Managing Users: Internet Explorer Administration Kit Profile Manager
The Internet Explorer Administration Kit Profile Manager can be used to create and maintain the automatic configuration files. With the Profile Manager, administrators can specify a wide range of browser, user, desktop, and system settings and restrictions. The Internet Explorer Administration Kit Profile Manager is used to maintain Internet Explorer 5 policies over time.
Sets of Policies and Restrictions are saved as an .ins file. These .ins files are created into two places for each package during the Internet Explorer Administration Kit Customization wizard. The first location is in the INS subdirectory, for instance, "c:\builds\Corporate\INS\Win32\En\Install.ins." The other location is the CD subdirectory. Different .ins files can be created to reflect different administration and configuration requirements for an organization. Different packages can be created to distribute to each group in an organization, or the .ins file can be manually specified on the browser.
The Profile Manager is organized into a left-hand pane showing a hierarchical tree of objects and a right-hand pane showing the options. After creating a new .ins file or opening one of the install.ins files created by the Internet Explorer Administration Kit, an object in the tree in the left-hand pane is selected and the options and settings for that object appear in the right-hand pane. Administrators can change options or specify settings as necessary to manage automatic browser configurations.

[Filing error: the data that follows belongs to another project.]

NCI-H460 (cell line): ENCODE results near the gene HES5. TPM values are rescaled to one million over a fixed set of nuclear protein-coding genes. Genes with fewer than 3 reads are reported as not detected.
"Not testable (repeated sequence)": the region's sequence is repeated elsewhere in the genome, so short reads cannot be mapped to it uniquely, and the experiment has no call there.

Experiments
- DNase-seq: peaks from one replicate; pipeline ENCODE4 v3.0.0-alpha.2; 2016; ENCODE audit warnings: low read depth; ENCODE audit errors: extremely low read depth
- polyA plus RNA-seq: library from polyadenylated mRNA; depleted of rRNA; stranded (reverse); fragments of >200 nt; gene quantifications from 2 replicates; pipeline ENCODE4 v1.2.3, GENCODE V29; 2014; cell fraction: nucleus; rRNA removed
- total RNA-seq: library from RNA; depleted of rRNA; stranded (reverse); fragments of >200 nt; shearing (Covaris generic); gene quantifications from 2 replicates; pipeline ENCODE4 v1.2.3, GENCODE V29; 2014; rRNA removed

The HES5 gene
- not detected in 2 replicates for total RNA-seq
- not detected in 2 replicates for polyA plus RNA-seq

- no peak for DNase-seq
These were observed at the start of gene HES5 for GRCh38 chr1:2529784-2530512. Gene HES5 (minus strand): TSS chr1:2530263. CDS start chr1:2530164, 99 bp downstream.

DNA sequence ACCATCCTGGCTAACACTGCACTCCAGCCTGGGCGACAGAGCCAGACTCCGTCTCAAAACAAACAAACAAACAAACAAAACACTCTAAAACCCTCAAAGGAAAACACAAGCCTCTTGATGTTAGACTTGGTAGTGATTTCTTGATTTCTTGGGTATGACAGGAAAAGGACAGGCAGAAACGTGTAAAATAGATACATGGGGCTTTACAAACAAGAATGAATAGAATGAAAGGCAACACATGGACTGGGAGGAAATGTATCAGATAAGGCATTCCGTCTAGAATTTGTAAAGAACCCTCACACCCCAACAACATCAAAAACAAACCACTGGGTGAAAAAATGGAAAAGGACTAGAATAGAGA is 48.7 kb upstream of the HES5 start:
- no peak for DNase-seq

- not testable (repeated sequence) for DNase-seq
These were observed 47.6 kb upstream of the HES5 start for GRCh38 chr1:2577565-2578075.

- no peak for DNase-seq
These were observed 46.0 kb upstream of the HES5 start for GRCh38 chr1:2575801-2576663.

The Internet Explorer Administration Kit Profile Manger provides two categories of settings that can be specified: Wizard Settings and System Policies and Restrictions.
How Profile Manager Works
The Internet Explorer Administration Kit Profile Manager creates and edits instruction (.ins) files. These .ins files are then specified in the browser under View/Internet Options/Connections/Automatic Configuration. The .ins files can be locally stored, i.e., c:\config.ins, or they can be stored in a Web location, such as http://www.acmecorp.com/ie5/config/autoconfig.ins. The .ins file gets checked either at a specified interval, such as every 720 minutes, or every time the browser is started if no interval is specified.
Because the location of this file will have to be specified before it is actually created, it is a good idea to plan out the name(s) of the configuration files and their locations in advance. The Internet Explorer Administration Kit lets administrators pre-configure browsers with the URL of an .ins file, but this file is not created during the Internet Explorer Administration Kit process. A default install.ins file is created in the path c:\builds\<build_number>, but this file should be edited and renamed before distribution. As mentioned in earlier sections, it is a good idea to rename .ins files, as the Internet Explorer Administration Kit creates numerous instances of install.ins. Edits made to these files can easily get lost or confused unless the file is renamed. When the .ins file is edited, .cab files may also be created that will need to get copied to the Web distribution location.